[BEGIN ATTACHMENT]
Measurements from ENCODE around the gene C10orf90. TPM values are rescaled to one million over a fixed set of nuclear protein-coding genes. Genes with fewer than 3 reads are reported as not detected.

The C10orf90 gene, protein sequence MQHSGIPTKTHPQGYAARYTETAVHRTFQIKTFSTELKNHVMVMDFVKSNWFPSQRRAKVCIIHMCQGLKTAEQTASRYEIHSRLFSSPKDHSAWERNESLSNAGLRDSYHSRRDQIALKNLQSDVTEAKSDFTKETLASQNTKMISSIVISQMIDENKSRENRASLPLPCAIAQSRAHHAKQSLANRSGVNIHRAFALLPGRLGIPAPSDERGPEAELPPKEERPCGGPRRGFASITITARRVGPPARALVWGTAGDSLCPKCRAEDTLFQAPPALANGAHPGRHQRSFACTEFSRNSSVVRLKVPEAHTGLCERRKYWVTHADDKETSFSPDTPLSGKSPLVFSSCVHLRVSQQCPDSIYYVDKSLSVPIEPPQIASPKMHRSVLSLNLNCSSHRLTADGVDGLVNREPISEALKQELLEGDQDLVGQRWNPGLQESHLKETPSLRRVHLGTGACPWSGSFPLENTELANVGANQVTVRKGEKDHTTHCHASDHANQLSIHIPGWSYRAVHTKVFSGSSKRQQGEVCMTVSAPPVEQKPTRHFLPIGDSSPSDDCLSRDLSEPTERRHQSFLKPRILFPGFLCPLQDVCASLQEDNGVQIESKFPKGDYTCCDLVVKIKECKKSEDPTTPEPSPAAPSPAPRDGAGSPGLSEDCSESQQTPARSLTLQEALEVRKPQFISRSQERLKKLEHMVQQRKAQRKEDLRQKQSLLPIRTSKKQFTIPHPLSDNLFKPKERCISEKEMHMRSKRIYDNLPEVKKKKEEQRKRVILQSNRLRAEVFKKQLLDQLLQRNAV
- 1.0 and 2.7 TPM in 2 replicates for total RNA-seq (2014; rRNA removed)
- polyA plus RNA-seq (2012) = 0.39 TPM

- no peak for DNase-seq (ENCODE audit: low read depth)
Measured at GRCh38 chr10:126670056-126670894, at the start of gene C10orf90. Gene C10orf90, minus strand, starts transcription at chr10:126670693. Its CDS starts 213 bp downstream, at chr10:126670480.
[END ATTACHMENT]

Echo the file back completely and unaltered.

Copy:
Measurements from ENCODE around the gene C10orf90. TPM values are rescaled to one million over a fixed set of nuclear protein-coding genes. Genes with fewer than 3 reads are reported as not detected.

The C10orf90 gene, protein sequence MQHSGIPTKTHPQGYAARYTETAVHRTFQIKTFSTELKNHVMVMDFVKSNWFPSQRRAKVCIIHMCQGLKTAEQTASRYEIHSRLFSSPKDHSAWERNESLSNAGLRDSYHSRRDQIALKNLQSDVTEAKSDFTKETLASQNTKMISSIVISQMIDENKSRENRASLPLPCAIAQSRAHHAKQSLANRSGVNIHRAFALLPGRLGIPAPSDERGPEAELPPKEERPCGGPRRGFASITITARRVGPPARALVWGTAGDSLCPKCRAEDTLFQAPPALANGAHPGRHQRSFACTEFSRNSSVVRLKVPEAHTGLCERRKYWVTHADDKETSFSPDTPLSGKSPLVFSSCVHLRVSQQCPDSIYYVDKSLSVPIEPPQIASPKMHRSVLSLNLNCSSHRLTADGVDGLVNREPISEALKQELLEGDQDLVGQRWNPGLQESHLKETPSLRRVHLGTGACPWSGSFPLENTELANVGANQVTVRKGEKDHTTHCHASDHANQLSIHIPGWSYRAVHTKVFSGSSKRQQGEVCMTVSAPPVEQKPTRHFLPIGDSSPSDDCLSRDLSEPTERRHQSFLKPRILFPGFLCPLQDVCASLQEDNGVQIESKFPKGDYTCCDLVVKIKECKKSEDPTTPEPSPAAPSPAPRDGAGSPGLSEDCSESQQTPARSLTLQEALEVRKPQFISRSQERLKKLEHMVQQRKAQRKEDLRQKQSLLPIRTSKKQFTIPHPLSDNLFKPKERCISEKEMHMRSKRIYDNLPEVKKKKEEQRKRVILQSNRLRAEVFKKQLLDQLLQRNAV
- 1.0 and 2.7 TPM in 2 replicates for total RNA-seq (2014; rRNA removed)
- polyA plus RNA-seq (2012) = 0.39 TPM

- no peak for DNase-seq (ENCODE audit: low read depth)
Measured at GRCh38 chr10:126670056-126670894, at the start of gene C10orf90. Gene C10orf90, minus strand, starts transcription at chr10:126670693. Its CDS starts 213 bp downstream, at chr10:126670480.